By 1969, Eric Burdon had split with the Animals and was living in San Francisco when he joined California funk rock band War. As Eric Burdon & War, the group scored its biggest hit in 1970 with “Spill the Wine." More than five decades later, fans still debate what the lyrics mean.
“Spill the Wine” was unique in 1970, if only for Burdon’s buzzed spoken delivery. Behind Burdon throughout is a woman faintly speaking Spanish. And those impenetrable lyrics about an “overfed, long-haired leaping gnome.”
The song’s title emerged during a recording session at Wally Heider Studios in San Francisco. A bottle of wine was passed around and was spilled into a console. The band was moved to another studio, where “Spill the Wine” was decanted.
"Spill the Wine" by Eric Burdon & War
Burdon had already been working on a tune about waking up in a grassy field, but the wine accident seemed to spark the missing piece of the puzzle.
Burdon has said that the recording session was as loose as the finished song sounds. When most of the band members broke for lunch, Burdon stretched out on the floor for a short nap but broke into song. Producer Jerry Goldstein brought over a microphone and keyboardist Lonnie Jordan played a backing track. The rest of the tracks were recorded later.
Burdon says even he’s not sure what the song means. “I guess it was my homage to Mexico (maybe Mexican women) and the feeling I got when I was there,” Burdon told Get Ready to Rock. “It was Old World Mexico, nothing to do with the Americanized version now.
"Magic Mountain" by Eric Burdon & War
“The funny thing was that it was originally going to be the B-side to a song called 'Magic Mountain.' That song was basically about a Californian mountain called Mount Tamalpais, and back in the hippie days we all used to go up there and hang out. But the DJs wouldn’t play the song because they wrongly assumed the lyrics were all about sex and drugs. So as a consequence ‘Spill the Wine’ became the song that they played.”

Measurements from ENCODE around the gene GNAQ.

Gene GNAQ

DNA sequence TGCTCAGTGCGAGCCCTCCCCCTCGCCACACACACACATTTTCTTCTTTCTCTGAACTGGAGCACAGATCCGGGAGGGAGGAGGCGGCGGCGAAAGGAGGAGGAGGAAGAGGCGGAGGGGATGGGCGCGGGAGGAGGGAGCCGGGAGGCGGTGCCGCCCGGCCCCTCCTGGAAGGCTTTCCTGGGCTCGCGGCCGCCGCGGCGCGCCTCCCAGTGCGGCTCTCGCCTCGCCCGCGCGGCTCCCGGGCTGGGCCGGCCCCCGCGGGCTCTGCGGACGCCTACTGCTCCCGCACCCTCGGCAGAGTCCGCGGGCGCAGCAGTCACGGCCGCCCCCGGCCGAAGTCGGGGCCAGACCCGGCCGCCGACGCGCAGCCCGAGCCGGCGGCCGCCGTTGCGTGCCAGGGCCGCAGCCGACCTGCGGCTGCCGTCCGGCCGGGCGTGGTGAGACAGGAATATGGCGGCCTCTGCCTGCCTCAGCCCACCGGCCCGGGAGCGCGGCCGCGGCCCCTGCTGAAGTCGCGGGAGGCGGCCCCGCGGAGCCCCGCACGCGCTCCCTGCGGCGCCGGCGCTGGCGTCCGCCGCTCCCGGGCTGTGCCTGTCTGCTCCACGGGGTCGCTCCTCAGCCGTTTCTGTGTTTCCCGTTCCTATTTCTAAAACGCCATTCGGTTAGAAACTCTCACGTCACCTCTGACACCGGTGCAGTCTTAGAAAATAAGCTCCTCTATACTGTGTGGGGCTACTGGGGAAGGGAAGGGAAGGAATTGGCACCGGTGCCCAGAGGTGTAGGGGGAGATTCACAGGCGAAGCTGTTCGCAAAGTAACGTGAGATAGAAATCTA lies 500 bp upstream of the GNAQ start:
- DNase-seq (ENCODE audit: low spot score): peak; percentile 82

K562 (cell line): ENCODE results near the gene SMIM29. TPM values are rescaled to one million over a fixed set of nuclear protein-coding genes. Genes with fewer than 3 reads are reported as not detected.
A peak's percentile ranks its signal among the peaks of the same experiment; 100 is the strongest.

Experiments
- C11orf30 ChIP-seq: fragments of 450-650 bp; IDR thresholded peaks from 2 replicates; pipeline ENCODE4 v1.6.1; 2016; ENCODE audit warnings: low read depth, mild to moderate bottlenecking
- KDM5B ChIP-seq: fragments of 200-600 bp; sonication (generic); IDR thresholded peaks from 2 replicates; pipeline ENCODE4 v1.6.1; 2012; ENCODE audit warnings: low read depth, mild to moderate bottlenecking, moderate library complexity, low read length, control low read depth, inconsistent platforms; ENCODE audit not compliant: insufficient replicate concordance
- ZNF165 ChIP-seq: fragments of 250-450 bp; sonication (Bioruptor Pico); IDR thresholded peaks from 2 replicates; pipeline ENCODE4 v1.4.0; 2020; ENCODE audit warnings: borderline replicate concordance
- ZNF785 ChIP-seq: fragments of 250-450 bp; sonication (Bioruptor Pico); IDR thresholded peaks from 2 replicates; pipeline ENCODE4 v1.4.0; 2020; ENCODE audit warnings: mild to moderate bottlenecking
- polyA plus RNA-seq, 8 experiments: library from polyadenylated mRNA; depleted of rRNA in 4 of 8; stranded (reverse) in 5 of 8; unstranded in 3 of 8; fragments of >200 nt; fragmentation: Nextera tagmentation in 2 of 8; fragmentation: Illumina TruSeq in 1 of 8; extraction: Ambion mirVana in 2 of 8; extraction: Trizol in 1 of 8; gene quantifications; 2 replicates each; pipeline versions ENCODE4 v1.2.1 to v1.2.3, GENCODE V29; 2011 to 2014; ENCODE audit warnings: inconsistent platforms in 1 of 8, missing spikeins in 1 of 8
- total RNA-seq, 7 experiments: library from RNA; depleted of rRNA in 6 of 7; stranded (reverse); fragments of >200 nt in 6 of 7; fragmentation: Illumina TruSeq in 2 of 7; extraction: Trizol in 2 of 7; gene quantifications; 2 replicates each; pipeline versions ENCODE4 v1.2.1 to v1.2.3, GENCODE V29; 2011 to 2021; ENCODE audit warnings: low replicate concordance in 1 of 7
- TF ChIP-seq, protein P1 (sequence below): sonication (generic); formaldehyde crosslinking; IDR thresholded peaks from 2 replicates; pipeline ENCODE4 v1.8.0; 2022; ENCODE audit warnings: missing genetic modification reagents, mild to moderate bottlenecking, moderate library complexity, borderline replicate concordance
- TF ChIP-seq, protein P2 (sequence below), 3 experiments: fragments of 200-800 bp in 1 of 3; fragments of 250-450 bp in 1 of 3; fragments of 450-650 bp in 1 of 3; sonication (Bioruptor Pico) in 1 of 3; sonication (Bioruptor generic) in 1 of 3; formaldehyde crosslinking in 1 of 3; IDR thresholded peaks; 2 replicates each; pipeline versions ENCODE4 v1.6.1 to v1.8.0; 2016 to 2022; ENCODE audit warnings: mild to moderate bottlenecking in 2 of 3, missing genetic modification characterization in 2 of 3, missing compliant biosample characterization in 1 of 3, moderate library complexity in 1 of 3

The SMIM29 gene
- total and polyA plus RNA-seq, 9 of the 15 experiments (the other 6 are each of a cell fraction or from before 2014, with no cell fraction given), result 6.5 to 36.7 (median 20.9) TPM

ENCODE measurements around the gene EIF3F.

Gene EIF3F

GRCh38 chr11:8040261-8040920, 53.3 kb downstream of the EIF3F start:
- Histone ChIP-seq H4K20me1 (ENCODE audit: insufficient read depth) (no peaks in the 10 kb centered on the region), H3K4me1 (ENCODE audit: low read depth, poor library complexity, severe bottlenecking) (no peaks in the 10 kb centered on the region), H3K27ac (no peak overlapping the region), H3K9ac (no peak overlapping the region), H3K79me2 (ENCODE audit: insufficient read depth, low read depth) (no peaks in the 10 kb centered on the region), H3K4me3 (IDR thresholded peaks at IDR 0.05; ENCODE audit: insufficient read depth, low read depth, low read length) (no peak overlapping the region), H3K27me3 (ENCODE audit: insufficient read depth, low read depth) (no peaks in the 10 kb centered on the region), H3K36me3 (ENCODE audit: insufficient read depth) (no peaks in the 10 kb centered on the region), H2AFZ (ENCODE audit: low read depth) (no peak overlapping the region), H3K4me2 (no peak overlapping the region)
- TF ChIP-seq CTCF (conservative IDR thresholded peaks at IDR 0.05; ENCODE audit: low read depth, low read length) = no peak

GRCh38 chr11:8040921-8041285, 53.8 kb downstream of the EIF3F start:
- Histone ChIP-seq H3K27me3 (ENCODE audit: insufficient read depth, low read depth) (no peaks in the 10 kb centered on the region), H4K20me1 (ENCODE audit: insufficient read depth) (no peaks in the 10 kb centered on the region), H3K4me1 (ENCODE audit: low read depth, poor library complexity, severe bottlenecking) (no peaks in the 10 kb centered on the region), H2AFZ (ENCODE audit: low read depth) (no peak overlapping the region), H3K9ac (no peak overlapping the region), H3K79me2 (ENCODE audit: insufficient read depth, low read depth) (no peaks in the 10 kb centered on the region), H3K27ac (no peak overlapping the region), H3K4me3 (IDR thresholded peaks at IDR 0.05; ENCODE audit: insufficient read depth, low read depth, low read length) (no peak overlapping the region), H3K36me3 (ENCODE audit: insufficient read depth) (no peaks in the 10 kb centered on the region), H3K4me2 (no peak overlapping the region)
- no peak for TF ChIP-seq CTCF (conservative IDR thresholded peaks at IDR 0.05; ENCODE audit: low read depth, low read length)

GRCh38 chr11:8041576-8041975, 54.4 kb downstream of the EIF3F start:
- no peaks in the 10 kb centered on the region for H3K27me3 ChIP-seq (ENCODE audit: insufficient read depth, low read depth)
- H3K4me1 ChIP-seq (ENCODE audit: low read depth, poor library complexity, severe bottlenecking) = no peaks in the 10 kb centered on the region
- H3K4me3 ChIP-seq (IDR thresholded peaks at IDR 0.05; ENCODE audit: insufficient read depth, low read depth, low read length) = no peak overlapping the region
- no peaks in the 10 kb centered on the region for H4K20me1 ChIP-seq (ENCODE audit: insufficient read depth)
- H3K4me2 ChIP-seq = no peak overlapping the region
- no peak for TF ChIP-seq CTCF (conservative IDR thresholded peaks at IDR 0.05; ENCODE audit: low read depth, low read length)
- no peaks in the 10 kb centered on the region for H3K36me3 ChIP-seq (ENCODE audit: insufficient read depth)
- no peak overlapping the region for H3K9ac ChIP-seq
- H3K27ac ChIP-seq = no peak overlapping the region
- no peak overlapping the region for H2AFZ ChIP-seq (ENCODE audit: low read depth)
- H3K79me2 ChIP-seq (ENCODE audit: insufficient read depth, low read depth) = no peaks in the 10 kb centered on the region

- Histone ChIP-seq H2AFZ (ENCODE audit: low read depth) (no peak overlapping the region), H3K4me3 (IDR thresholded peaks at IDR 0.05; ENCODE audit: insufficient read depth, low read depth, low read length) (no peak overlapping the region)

War's drummer Harold Brown told Songfacts that the woman speaking Spanish was Eric Burdon's girlfriend. "We went back there and we put up a little tent, candlelight, and some wine back there. They were behind there, and Eric was doing things to her and making her talk."
In Don’t Let Me Be Misunderstood: A Memoir, Burdon explains how the band became identified with the song.
“The song came from a tipped-over bottle in a recording studio and developed out of a jam session. But the spilling of the wine became quite a ceremony with the band. Promoters would leave bottles of red California wine backstage...
“What we never seemed to have was a corkscrew, but I discovered that these bottles were easy to get into if you just plunged your middle finger into the cork. The trick was placing your mouth over the bottle to catch the cheap plonk as it erupted. It soon became a backstage event, this ‘spilling of the wine.’”
Burdon would only work with War for two years; after he left, War continued its success with hits like “Cisco Kid,” “Low Rider” and “Why Can’t We Be Friends?” “Spill the Wine” was Burdon’s last Top 10 hit.
Mastropolo is the author of Fillmore East: The Venue That Changed Rock Music Forever and New York Groove: An Inside Look at the Stars, Shows, and Songs That Make New York Rock, selected by Best Classic Bands as two of the Best Music Books of 2021 and 2022.
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